Ever played the classic rock documentary drinking game? Drummer described as ‘bedrock’? One finger. Steel guitar on the wall of a swanky home studio overlooking a landscaped back garden the size of Kent? One finger each. Septuagenarian in a paisley shirt wearing glasses indoors? Shot. Story about wrecking an expensive car with Keith Moon, killing an unknown but promising young folk singer? Down your drink. Bassist dies from heroin overdose? First one to drink everything in the flat wins.
This week sees the release of Daniel Roher’s new documentary about The Band called Once Were Brothers, and it’s a classic of the form. The Band’s story has it all. Years of slogging for an ‘overnight’ success. Flickers of genius fanned into flames in rural seclusion. Riches, bad booze, worse drugs, totalled classic cars, power struggles and subsequent lifelong resentment. It’s a riveting, turbulent and ultimately distressing story of fame, fortune and tragedy, yet somehow it feels as cosy and comfortable as a Mock The Week marathon on Dave.
Why? Perhaps because the trajectory of any classic rock band with enough drama in their story to make a documentary worthwhile is so standardised and familiar that they work in the same way as any genre-based comfort cinema. Just as you’re happy to watch yet another bunch of horny teenagers who’ve never heard of portable phone chargers hacked down to one survivor by an immortal, teleporting psychopath in a marginally different mask, there’s something reassuring about watching another group of mutton-chopped hicks concoct rare magic in obscurity, blaze a path to instant glory, burn out in three albums flat on powders and paranoia, split up over royalty wrangles, lose all their money divorcing supermodels and staging full performances of their flop solo triple concept albums on top of the Sphynx, have an awkward reunion for tax reasons and then gradually die from organ failures in their early 50s. In fact, one of the main reasons we can watch documentaries about hugely successful bands without seething with envy is the knowledge that, had we followed that career path ourselves, our odds weren’t too great of living to be in the documentary.
Of course, the rock docs that garner the most acclaim are the ones that set out to break the rise-fall-reunion routine of the legendary acts. The ones which focus on music’s gritty undergrowth rather than its towering oaks. 2012’s Searching For Sugar Man won its Oscar precisely because its hero wasn’t sat in an expensive studio reminiscing about jamming with Bo Diddley at their Hall Of Fame inauguration. The Devil and Daniel Johnson was a moving insight into the thin line between creativity and instability. Anvil!, for all its Tapness, is a far more accurate and fascinating depiction of the average long-term career in music, and the depths of delusion it requires to maintain the effort, than any number of Led Zeppelin flicks filled with stories you’ve read a dozen times already.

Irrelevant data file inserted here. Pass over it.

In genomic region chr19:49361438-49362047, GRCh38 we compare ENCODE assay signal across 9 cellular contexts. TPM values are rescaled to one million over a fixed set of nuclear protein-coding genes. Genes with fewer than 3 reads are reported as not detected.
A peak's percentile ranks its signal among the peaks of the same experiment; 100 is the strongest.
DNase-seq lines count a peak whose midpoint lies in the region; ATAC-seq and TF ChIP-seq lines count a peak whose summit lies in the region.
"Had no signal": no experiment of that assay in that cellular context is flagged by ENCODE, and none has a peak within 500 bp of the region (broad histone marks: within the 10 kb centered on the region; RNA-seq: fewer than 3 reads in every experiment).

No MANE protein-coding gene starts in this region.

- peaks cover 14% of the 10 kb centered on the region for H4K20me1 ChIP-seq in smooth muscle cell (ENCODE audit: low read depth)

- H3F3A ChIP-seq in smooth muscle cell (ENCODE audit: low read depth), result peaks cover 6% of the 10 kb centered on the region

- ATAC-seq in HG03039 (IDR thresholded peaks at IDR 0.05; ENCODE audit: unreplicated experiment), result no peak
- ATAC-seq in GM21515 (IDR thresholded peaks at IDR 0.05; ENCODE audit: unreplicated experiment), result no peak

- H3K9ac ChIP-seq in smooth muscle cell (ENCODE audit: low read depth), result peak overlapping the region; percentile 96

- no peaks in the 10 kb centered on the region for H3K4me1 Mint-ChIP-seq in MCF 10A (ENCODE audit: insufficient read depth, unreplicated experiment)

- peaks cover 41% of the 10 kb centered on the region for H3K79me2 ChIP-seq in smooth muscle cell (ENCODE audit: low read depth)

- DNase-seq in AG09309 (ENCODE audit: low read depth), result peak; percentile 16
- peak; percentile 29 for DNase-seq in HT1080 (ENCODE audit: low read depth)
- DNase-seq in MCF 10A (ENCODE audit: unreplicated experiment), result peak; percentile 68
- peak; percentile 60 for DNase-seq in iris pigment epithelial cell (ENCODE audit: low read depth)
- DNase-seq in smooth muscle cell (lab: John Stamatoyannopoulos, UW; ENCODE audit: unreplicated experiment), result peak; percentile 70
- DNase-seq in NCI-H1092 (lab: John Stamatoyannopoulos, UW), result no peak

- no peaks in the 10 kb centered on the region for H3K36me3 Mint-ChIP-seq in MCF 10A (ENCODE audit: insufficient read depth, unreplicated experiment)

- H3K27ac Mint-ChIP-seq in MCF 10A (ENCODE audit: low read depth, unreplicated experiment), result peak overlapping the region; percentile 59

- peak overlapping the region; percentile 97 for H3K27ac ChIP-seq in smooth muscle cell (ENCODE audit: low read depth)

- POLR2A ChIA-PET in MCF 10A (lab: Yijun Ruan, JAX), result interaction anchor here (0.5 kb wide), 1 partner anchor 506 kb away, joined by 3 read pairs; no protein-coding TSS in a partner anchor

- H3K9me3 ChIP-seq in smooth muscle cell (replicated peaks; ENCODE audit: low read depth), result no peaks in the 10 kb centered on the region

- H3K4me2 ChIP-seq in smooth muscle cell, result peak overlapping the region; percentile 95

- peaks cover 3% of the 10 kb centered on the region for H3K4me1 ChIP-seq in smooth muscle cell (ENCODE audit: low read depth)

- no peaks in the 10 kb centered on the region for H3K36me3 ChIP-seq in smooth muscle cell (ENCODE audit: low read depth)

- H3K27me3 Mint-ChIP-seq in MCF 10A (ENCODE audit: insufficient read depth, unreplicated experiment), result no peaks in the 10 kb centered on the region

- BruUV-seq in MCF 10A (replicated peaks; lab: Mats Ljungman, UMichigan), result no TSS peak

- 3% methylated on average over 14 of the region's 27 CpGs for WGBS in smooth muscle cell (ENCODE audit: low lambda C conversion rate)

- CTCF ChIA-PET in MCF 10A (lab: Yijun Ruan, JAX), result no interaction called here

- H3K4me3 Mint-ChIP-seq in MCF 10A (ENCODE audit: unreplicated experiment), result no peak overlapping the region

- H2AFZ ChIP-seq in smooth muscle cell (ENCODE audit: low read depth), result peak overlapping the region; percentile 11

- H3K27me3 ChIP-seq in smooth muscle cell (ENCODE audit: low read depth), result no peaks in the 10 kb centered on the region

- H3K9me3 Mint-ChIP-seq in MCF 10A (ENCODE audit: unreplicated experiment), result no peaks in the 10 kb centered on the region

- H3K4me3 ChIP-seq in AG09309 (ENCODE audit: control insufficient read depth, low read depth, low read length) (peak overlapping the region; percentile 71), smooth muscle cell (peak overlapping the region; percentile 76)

The almost-famous stories might be shorter on ego clashes, excess and Beatle cameos, but they’re more compelling for their unpredictability. Some of the most acclaimed music documentaries of recent years have shone the spotlight on faces and names that fascinate precisely because you haven’t heard of them. The storied figures tootling away on organ or belting out monster gospel backing vocals just out of shot. Films like 2008’s insight into ‘60s studio pioneers The Wrecking Crew and 2013’s 20 Feet From Stardom, which focused on the unknown backing singers for the likes of the Rolling Stones and David Bowie, brim with fly-on-the-wall mystique, expose the workings of an often cruel and unforgiving industry and pay overdue respect to a huge and unrecognised supporting cast, while also being far more relatable than watching another millionaire sat in front of a mixing desk slagging off Allen Klein. The ‘fame is hell’ narrative feels far less human than the starry-eyed chase.
It’s why what you might call ‘Struggle Docs’ are among the most celebrated – films like Wilco’s I Am Trying To Break Your Heart from 2002, tracing the band’s troubled recording of their breakthrough album ‘Yankee Hotel Foxtrot’, 2004’s battle of Portland flick Dig! or Penelope Spheeris’ Decline Of Western Civilisation trilogy, which spotlit the waifs, strays and degenerates – successful and otherwise – of LA’s punk and glam metal scenes through the ages. This is what makes Once Were Brothers‘ unique crossover work– a rare example of bit players striking it big on their own terms, then watching on helplessly as success tugged at their stray flaws until the whole thing unravelled. Just keep your glass topped up for all the car wrecks.